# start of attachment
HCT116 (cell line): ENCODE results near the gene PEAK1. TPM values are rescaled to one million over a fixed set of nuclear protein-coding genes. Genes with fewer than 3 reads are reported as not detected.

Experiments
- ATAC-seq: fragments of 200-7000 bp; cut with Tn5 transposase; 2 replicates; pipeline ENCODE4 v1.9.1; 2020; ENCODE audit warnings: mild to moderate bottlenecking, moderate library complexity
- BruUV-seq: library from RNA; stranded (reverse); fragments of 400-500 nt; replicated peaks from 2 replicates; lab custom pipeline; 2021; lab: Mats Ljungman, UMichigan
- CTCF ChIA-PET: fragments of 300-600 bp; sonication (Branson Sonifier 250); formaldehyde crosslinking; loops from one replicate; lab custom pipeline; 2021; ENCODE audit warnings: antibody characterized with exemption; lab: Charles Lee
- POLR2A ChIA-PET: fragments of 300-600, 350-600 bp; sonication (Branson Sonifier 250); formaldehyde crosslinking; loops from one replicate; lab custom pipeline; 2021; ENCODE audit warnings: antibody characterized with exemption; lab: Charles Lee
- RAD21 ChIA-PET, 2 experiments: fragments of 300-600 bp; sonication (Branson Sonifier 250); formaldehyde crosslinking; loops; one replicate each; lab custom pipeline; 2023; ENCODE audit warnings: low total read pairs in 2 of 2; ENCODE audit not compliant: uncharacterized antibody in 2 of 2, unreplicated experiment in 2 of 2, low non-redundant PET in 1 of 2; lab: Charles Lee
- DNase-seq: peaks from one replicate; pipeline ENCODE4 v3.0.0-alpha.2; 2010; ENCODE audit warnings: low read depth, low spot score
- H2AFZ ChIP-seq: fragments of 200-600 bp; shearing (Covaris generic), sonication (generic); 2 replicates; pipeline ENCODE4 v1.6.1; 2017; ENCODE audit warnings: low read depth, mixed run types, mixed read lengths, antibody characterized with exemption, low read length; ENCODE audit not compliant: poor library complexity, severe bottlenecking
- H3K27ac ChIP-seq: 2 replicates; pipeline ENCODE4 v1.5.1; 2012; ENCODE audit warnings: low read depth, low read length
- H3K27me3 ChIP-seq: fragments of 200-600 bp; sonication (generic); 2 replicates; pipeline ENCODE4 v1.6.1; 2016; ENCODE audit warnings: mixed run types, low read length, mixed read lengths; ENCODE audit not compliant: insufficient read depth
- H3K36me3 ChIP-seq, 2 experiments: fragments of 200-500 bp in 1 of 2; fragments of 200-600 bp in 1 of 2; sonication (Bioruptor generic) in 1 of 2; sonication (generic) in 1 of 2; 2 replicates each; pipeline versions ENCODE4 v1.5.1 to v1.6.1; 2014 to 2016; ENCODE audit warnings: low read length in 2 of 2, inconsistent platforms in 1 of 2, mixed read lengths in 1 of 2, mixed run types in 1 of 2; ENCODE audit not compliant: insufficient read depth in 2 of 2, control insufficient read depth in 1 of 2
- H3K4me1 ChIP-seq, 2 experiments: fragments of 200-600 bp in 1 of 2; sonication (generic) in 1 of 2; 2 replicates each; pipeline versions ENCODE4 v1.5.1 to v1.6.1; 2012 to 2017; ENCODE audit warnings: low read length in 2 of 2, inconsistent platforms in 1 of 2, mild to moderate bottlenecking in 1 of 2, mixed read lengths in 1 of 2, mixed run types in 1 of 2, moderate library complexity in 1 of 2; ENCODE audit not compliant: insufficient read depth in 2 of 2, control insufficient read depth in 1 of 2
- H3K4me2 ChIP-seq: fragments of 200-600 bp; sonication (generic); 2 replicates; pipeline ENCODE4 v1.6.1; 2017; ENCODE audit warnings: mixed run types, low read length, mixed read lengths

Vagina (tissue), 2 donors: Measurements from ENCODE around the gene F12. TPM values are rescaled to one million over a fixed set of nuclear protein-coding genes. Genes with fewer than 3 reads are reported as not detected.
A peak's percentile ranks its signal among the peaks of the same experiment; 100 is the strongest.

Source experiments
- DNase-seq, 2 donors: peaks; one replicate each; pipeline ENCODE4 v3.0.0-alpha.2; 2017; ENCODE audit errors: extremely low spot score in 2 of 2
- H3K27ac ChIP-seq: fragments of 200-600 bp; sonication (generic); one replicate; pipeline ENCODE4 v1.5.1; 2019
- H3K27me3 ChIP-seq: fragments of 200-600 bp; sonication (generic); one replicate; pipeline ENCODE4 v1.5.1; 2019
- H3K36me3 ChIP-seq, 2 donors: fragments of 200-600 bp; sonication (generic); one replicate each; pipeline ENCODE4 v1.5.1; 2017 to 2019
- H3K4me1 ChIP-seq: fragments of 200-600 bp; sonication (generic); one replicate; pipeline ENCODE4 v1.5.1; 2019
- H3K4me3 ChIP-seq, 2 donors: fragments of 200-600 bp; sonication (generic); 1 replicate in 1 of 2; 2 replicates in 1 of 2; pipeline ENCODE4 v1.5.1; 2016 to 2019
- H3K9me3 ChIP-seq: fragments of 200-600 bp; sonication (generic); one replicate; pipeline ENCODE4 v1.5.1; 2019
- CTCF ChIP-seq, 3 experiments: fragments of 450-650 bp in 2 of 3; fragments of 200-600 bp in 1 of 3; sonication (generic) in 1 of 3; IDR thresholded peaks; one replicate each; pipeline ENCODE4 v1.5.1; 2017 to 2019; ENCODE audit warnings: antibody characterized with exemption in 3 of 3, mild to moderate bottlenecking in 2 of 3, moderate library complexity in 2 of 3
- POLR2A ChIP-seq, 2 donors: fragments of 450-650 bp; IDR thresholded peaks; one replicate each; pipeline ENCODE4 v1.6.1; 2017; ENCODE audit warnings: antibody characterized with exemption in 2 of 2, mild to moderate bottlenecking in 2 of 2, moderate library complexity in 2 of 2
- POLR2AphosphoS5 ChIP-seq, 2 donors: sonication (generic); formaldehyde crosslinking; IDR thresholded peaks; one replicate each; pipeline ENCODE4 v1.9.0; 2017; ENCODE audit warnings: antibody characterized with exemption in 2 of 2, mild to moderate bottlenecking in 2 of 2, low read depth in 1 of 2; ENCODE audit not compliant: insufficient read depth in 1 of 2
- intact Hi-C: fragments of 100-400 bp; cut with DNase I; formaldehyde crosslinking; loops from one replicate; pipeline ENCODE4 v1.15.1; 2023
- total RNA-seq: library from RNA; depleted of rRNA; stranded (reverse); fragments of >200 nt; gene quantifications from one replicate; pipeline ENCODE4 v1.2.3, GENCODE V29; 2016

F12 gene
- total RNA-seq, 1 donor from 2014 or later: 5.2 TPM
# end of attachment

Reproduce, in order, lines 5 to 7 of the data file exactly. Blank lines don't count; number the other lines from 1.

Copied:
- CTCF ChIA-PET: fragments of 300-600 bp; sonication (Branson Sonifier 250); formaldehyde crosslinking; loops from one replicate; lab custom pipeline; 2021; ENCODE audit warnings: antibody characterized with exemption; lab: Charles Lee
- POLR2A ChIA-PET: fragments of 300-600, 350-600 bp; sonication (Branson Sonifier 250); formaldehyde crosslinking; loops from one replicate; lab custom pipeline; 2021; ENCODE audit warnings: antibody characterized with exemption; lab: Charles Lee
- RAD21 ChIA-PET, 2 experiments: fragments of 300-600 bp; sonication (Branson Sonifier 250); formaldehyde crosslinking; loops; one replicate each; lab custom pipeline; 2023; ENCODE audit warnings: low total read pairs in 2 of 2; ENCODE audit not compliant: uncharacterized antibody in 2 of 2, unreplicated experiment in 2 of 2, low non-redundant PET in 1 of 2; lab: Charles Lee